Written by: Mo Goldman, AILA Media-Advocacy Committee

October 18, 2011: A day that will live in U.S. immigration infamy.  ICE proudly boasts the news that in Fiscal Year 2011 the U.S. deported a record number of individuals (396,906). On PBS Frontline: Lost in Detention, Maria Hinojosa exposes the deplorable immigration detention conditions and widespread abuse, along with how President Obama’s policies and Secure Communities have been an unmitigated failure.  Meanwhile on CNN, we watch the Republican presidential candidates play a game of “who will build the biggest border fence” and debate who did or did not hire undocumented immigrants (for the record, Perry won that argument).  But, all this doesn’t matter to Cesar Adan Hernandez Montoya.  Cesar doesn’t have time to focus on debates or television.  He has to worry about himself and his family.  He has been held for 60 days in detention without bond.  Time is ticking for Cesar and his future in the U.S. Cesar has a dream to go to college and be a role model and mentor to young kids in his community.  For now that dream is on hold.

Hope and Change!  Hope and Change!  Change.  Well, one out of two isn’t bad, right?  And it hasn’t really been change for the better.  The Department of Homeland Security has continued the record number of deportations in an effort to meet that magic number of 400,000 deportations per year.  Remember, if they don’t come close to their numbers they may lose the appropriations from Congress.  According to ICE, nearly 55 percent of those removed were convicted of felonies or misdemeanors.  This means that nearly 45 percent of those removed were non-criminals like Cesar, who committed only civil immigration or other minor violations.  So why should we care about Cesar and other non-criminals facing removal?  They’re just a number right?  If President Obama shows that he’s tough on enforcement perhaps that will convince the Republicans to join him in passing Comprehensive Immigration Reform.  Back to CNN to see what the Republican candidates think about our current get-tough policy:

“I say we build a border fence along the entire border!”

“I say we build a double border wall along the entire border!”

“Well, I say we build an electrified fence along the entire border and…I’m just joking!”  The crowd at the debate laughs along with Mr. Cain.  Apparently electrocuting Mexicans is humorous.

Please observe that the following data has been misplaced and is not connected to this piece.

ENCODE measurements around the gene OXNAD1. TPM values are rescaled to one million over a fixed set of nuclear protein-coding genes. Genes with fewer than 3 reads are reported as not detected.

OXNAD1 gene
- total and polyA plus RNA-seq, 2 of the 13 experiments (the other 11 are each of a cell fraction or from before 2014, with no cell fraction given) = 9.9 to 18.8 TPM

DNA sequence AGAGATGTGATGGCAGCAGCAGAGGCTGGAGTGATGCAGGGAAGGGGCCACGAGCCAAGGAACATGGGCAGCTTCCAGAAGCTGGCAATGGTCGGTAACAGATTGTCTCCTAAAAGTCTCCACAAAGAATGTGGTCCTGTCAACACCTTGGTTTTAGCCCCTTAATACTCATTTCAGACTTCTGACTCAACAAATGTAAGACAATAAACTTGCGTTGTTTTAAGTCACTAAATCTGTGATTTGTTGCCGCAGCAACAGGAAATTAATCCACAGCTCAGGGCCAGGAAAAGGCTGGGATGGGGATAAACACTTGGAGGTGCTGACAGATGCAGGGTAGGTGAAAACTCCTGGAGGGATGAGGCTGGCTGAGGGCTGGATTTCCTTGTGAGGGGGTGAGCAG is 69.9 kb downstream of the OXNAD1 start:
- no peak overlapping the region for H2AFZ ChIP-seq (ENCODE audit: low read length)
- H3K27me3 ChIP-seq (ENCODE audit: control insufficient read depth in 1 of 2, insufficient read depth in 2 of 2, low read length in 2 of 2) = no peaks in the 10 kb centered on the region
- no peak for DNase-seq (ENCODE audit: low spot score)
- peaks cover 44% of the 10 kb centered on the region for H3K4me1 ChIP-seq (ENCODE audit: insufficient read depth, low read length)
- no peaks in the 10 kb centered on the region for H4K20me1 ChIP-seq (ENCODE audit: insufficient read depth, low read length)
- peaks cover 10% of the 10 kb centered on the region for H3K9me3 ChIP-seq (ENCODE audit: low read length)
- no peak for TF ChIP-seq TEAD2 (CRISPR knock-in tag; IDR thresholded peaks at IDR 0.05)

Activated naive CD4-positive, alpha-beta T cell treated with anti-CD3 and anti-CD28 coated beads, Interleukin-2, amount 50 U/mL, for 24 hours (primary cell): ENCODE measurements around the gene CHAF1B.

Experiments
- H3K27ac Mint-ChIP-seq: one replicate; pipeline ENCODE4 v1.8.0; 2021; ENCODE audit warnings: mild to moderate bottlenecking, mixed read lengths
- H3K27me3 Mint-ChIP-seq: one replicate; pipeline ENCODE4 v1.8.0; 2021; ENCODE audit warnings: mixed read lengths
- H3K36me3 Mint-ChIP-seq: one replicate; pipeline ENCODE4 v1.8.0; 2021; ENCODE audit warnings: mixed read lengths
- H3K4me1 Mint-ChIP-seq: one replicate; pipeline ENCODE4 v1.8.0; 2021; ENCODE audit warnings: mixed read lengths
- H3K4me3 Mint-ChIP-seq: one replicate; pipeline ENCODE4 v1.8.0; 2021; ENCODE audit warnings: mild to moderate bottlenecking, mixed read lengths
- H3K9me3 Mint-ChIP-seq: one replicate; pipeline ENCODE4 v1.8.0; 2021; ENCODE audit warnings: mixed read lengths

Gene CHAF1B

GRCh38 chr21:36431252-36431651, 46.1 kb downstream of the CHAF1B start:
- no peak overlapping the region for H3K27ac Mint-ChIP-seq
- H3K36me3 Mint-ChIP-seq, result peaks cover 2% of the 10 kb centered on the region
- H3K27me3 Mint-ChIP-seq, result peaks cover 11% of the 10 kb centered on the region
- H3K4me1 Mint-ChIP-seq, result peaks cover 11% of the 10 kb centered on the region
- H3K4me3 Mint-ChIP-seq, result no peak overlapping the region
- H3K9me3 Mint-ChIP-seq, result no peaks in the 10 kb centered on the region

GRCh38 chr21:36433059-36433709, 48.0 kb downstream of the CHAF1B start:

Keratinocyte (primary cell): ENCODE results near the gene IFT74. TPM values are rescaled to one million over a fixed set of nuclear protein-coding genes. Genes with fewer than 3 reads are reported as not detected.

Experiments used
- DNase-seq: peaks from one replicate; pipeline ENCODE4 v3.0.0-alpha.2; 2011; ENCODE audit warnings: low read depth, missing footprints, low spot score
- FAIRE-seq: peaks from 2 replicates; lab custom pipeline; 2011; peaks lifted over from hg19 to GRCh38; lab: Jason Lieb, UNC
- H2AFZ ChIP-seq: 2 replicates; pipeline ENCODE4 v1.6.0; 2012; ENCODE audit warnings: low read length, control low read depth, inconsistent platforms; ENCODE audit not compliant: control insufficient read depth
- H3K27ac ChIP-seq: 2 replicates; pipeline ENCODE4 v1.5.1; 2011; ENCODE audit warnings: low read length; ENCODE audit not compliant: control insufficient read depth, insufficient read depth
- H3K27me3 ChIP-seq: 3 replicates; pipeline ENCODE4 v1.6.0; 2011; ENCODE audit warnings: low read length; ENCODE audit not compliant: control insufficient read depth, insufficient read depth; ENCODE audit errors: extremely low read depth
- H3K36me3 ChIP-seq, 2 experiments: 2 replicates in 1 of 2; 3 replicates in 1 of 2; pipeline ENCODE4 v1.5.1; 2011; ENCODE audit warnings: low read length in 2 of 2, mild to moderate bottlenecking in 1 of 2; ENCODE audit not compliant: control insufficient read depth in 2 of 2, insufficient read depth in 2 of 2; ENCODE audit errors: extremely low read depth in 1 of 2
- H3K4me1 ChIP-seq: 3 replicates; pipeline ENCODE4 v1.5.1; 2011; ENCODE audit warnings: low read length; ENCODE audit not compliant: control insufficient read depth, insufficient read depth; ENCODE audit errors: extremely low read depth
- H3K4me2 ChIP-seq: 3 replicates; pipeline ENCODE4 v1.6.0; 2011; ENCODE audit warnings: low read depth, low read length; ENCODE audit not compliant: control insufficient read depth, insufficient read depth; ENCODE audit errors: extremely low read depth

Hope is lost and what we are witnessing is change for the worse.

Hope is lost? But what about that memo that John Morton published on June 17, 2011?  The memo that called for a greater exercise of prosecutorial discretion, along with providing detailed criteria for ICE agents and attorneys to determine whether deportation cases are a low priority.  And how about that letter from Homeland Security Secretary Janet Napolitano that called for the review of 300,000 pending cases?  Apparently the ICE office in Michigan may have overlooked or ignored that memo and policy change.  Apparently they aren’t the only ones.  When asked about review for low priority cases, most immigration attorneys are receiving a similar response, “we are awaiting guidance” on how to proceed.  Although Secretary Napolitano’s announcement was made public in August, it appears that no procedures or protocols have been provided to the ICE rank and file.

On PBS Frontline, Cecilia Munoz, an adviser to President Obama on immigration, blames our current crisis on a broken system of laws.  She states that the president is enforcing the law of the land.  She says that the solution to this problem is immigration reform.  Yes, that would be the solution Ms. Munoz if both political parties could work together.  However, the reality is that they are not working together and you have the power to shape policy and ensure that your enforcement priorities are being followed by the people on the ground.  You can stop deporting 180,000 non-criminal individuals.  You can make a difference in the lives of many and keep families together.  You can make that simple call that could save Cesar from being deported to a country he hardly knows.

October 19, 2011: A rally was held for Cesar in front of ICE Headquarters in Detroit.  Soon we will find out if Cesar is going to remain in the U.S. to fulfill his dreams or become another number included in the FY 2012 year-end removals.  Perhaps his impending removal will be halted and we will see the start of a new day and life for Cesar.  A day that won’t be as infamous as yesterday.  A day that will bring him hope and change.